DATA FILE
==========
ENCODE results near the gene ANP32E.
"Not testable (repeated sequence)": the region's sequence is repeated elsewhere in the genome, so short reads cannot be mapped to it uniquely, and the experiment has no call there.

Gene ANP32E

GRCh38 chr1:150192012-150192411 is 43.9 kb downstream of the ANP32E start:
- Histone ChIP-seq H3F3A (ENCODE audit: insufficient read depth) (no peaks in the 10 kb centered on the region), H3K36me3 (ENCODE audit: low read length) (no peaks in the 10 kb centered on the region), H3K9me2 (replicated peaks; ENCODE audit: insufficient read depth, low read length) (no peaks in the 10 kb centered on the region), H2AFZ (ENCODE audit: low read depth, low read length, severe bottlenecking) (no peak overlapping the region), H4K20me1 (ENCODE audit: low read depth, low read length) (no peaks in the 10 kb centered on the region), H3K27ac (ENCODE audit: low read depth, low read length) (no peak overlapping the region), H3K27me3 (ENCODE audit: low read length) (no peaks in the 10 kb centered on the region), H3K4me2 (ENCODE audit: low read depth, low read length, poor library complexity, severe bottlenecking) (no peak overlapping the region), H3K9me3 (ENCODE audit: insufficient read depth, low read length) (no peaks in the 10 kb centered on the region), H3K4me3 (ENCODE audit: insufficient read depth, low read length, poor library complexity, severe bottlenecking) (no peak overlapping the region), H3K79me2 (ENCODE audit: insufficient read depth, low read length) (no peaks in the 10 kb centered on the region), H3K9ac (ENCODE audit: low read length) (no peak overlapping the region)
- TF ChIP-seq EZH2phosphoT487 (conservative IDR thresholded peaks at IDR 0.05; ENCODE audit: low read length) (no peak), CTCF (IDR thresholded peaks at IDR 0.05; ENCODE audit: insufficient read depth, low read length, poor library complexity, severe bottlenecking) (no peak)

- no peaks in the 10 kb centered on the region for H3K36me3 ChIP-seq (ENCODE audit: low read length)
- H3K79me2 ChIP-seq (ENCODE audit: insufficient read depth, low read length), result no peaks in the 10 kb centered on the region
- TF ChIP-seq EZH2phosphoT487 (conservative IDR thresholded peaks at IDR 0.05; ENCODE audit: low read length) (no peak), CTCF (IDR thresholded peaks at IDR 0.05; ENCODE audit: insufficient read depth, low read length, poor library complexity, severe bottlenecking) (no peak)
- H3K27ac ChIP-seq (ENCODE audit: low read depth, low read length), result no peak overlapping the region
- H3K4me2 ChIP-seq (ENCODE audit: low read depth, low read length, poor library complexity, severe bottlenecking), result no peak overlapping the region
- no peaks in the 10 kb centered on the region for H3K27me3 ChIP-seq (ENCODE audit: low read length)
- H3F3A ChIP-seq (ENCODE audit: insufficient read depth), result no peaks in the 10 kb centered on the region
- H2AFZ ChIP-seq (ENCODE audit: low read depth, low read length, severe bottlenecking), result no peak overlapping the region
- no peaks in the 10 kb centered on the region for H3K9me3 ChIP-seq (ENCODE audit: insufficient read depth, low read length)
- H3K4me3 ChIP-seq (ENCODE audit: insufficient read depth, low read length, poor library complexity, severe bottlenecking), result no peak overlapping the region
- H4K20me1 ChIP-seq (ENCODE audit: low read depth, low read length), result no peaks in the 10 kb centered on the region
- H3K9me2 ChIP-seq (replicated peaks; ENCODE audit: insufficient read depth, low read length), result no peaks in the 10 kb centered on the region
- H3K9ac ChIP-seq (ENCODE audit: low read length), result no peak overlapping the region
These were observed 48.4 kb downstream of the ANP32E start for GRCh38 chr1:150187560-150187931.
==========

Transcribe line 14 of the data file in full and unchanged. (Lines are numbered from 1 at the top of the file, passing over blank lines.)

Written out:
- H2AFZ ChIP-seq (ENCODE audit: low read depth, low read length, severe bottlenecking), result no peak overlapping the region